03 April, 2009

The Menu

Has the G20 achieved much after their meeting in Britain? Considering that over 50% of the world's population live on less than a Euro a day,World leaders attending the meeting, had an excellent meal which featured the best of seasonal produce from around the UK. But the main and 'real menu', was how they would try to come up with real, responsible and bold ideas which would fix, mostly their own but also the rest of the world's - economy. They didn't do much about tax havens, which is very comforting for the rich and the likes of Bernard Madoff; not much financial support was pledged for the world's poorest and most of the leaders of the rich countries are still leaning towards protectionism. When it suits and profits them, they world's wealthy countries very much promote and emphasize 'free trade' and when they feel threatened, they revert to protectionism and nationalism. Still, only time will tell how much they have achieved in London.

Meanwhile, the recent world economic downturn hasn't, so far, had much negative effects on ordinary people here. Though Yemen has lost much from oil export earnings, most ordinary people's lives, here, hasn't changed much.


Fruits and vegetables like these above in Al Mukalla's main market, most of which are locally produced, are still expensive. Some, like oranges, apples and pears - mostly imported by road through Dubai - have risen in prices.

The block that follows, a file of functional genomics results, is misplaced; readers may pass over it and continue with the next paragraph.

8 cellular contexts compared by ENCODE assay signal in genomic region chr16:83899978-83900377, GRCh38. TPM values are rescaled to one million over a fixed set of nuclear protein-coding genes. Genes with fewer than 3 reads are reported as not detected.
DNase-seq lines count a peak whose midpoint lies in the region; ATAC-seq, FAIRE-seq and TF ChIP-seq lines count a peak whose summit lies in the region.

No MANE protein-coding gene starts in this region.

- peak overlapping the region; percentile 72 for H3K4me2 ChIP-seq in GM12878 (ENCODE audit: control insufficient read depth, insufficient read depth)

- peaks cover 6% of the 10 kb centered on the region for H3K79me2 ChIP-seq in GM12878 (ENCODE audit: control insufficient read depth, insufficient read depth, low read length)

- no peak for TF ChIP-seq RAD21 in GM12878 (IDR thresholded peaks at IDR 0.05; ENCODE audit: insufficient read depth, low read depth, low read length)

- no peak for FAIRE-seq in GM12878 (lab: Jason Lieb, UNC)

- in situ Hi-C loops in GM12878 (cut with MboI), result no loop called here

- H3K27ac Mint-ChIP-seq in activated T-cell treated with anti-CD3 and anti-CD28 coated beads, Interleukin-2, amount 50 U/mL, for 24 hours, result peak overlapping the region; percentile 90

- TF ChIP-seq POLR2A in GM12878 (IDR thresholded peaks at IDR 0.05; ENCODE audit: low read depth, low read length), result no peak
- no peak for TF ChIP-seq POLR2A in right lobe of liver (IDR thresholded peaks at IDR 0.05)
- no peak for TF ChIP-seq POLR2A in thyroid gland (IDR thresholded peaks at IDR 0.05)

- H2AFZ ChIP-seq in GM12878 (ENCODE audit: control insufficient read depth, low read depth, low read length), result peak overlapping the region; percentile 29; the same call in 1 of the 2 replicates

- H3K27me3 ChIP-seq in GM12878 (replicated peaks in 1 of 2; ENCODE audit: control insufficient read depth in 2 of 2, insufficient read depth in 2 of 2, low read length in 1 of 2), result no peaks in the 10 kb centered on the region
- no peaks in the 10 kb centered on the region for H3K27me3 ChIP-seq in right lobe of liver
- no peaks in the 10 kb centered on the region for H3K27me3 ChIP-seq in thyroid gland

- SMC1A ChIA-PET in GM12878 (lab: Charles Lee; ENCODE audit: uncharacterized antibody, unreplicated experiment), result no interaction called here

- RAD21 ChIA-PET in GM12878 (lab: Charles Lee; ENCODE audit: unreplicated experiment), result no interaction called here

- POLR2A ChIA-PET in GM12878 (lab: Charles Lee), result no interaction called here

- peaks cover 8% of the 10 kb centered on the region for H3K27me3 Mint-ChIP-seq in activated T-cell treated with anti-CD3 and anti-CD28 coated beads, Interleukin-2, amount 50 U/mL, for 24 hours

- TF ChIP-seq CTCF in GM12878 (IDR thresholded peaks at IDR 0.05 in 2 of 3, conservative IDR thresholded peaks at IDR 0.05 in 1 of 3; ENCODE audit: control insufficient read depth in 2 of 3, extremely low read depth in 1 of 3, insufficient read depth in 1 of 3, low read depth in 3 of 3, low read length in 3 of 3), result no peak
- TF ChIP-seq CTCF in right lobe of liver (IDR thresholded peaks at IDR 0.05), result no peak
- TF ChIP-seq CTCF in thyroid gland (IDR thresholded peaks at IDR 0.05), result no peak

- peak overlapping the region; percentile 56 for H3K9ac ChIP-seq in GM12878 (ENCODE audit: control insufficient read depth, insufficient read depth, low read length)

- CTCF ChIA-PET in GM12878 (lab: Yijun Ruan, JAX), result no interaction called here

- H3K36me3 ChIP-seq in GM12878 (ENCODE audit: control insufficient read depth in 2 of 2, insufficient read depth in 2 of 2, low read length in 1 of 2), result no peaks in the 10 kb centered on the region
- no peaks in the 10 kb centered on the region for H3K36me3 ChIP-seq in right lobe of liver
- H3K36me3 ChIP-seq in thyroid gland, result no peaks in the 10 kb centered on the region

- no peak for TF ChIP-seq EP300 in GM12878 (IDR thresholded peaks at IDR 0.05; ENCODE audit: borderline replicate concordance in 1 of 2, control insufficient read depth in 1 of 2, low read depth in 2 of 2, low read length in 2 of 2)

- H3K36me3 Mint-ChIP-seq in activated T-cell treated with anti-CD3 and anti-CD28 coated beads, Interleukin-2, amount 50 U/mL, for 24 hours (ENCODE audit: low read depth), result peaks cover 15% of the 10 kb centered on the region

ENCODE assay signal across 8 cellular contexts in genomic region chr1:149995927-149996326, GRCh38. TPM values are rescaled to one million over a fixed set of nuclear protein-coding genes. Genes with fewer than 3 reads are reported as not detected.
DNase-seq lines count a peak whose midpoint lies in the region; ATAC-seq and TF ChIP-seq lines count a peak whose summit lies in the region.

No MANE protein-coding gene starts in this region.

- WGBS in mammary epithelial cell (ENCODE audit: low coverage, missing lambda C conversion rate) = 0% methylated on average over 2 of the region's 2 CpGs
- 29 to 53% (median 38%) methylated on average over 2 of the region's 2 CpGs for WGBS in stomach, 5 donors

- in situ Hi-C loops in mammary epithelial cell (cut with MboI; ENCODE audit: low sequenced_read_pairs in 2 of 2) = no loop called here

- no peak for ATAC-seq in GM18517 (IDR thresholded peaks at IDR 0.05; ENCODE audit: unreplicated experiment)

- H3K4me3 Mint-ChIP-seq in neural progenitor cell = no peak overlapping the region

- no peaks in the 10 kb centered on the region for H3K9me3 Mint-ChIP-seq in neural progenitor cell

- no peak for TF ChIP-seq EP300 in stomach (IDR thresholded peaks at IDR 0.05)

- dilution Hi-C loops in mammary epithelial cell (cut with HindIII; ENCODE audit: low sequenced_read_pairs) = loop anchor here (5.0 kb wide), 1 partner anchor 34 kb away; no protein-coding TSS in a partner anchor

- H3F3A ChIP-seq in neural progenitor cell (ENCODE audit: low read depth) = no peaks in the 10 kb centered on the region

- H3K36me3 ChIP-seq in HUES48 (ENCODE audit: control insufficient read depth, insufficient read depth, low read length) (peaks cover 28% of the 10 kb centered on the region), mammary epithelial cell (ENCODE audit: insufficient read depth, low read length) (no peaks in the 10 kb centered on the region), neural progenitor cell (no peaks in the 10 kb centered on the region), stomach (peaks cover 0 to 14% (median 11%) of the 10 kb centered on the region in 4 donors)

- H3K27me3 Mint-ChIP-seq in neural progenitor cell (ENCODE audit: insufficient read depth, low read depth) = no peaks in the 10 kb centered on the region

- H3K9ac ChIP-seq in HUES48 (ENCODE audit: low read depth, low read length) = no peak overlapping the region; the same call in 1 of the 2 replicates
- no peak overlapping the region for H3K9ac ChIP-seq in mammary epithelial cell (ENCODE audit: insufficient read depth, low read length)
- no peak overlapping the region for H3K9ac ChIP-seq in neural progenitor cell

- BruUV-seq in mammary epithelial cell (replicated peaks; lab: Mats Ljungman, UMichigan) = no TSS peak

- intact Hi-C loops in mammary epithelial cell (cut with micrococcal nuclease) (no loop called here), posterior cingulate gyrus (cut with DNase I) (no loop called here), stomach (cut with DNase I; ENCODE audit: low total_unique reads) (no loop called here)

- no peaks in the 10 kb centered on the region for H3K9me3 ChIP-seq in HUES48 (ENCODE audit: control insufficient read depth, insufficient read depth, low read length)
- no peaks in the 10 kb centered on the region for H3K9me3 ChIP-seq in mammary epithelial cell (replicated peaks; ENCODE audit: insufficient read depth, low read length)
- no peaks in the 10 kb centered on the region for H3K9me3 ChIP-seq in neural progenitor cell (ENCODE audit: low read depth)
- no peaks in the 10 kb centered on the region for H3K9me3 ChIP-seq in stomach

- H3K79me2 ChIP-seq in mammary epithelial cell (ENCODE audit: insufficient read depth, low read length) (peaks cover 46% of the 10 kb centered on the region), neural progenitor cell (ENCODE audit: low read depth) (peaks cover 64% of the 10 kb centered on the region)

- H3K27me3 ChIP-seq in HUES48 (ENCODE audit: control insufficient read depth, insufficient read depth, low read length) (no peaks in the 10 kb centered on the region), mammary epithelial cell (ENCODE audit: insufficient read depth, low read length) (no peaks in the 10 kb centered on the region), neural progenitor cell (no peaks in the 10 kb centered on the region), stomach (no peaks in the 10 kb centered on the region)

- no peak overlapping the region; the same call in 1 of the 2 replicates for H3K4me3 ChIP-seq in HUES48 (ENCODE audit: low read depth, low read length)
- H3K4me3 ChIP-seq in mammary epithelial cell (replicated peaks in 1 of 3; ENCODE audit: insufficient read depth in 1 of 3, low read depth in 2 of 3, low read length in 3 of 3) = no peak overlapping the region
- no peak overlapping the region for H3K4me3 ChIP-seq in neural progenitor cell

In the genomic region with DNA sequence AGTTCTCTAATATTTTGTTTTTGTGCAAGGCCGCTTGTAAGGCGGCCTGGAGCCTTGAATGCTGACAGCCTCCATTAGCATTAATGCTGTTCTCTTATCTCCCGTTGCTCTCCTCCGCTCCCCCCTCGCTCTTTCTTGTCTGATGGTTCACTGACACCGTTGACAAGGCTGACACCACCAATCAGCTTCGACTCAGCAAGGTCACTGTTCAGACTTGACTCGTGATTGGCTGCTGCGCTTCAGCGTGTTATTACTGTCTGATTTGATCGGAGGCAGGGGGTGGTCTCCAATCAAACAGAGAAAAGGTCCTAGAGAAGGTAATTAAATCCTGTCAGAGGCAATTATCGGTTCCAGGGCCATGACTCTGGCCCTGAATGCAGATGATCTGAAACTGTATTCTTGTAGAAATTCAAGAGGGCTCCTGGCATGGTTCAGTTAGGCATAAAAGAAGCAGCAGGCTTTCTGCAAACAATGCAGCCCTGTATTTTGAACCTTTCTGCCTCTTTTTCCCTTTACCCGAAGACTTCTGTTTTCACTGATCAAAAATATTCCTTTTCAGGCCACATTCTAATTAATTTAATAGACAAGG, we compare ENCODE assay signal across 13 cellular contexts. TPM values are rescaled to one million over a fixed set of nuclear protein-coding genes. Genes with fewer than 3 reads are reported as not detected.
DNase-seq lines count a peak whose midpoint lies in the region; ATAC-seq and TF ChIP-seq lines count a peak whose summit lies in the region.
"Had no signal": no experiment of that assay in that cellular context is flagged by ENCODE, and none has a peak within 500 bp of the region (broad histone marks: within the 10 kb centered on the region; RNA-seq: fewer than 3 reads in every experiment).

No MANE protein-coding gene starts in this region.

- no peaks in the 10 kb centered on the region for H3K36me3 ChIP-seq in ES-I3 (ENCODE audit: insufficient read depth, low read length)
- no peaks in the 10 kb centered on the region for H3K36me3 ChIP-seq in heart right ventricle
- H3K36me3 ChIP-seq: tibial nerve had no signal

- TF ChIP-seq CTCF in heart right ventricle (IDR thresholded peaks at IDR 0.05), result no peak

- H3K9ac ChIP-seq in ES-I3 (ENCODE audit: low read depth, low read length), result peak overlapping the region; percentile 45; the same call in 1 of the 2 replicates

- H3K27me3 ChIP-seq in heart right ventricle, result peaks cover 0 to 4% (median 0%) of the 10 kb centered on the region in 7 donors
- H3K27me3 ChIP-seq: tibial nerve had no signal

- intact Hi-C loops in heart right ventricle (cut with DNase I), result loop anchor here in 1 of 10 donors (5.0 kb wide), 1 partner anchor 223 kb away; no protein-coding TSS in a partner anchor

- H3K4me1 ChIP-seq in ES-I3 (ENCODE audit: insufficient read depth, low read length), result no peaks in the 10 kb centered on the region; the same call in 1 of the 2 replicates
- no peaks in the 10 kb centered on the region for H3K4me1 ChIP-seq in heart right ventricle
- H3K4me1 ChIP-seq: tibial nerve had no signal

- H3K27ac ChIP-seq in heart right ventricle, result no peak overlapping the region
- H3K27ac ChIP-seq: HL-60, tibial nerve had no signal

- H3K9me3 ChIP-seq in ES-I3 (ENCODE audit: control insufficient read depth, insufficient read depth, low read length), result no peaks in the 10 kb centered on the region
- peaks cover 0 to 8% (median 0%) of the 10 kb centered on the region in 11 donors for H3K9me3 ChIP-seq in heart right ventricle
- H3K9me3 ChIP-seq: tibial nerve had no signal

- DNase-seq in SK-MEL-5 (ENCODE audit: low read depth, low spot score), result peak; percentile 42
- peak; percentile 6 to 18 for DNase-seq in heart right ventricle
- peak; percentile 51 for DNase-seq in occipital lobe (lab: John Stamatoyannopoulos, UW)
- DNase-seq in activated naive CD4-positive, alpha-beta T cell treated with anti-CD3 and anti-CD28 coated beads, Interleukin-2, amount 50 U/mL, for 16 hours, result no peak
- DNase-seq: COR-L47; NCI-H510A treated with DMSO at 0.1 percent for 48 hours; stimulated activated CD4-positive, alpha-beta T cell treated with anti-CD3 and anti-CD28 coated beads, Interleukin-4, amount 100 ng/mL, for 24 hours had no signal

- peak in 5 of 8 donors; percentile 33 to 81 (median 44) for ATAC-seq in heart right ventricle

Fish, which is abundant here and of a large variety - used to be very cheap. Not any more. Yemen, especially Hadhramout, is known for its large and good quality fish stock. But due to wrong ways of fishing now being used by fishermen, and the many multi-national fishing companies and boats now involved in the fish trade - fish, compared to a few years ago, has become very expensive and good quality fish is now a luxury for most. Not all is bad. So far.

There is the good side and blessings of how the rich world's economic slow down has benefited most of us here. The most important and essential foods used here, like wheat flour, rice, grains, sugar and cooking palm oil have become cheaper; much cheaper than what we expected. Building materials like cement, though not essential, but important too - have become cheaper too; the biggest surprise is by how much the price of building steel bars have tumbled: less than six months ago, the price of one tonne of all sizes of steel bars was about 280,000 Yemeni Riyals, now it's at about 70,000 Riyals a tonne; incredible. Meaning many more people can now afford to build their homes.

We here, unlike in the developed countries who get their homes and many of their material processions through mortgage, do slowly, some times taking many years, by cash payment, build homes to live in. And we, except for a very few, buy all our other processions in cash; if those in the rich countries had not lived lives of borrowing through mortgage and living beyond their means, their won't have been an urgent G20 summit. A summit that seemed wasteful and more on the lavish side, than meaningful.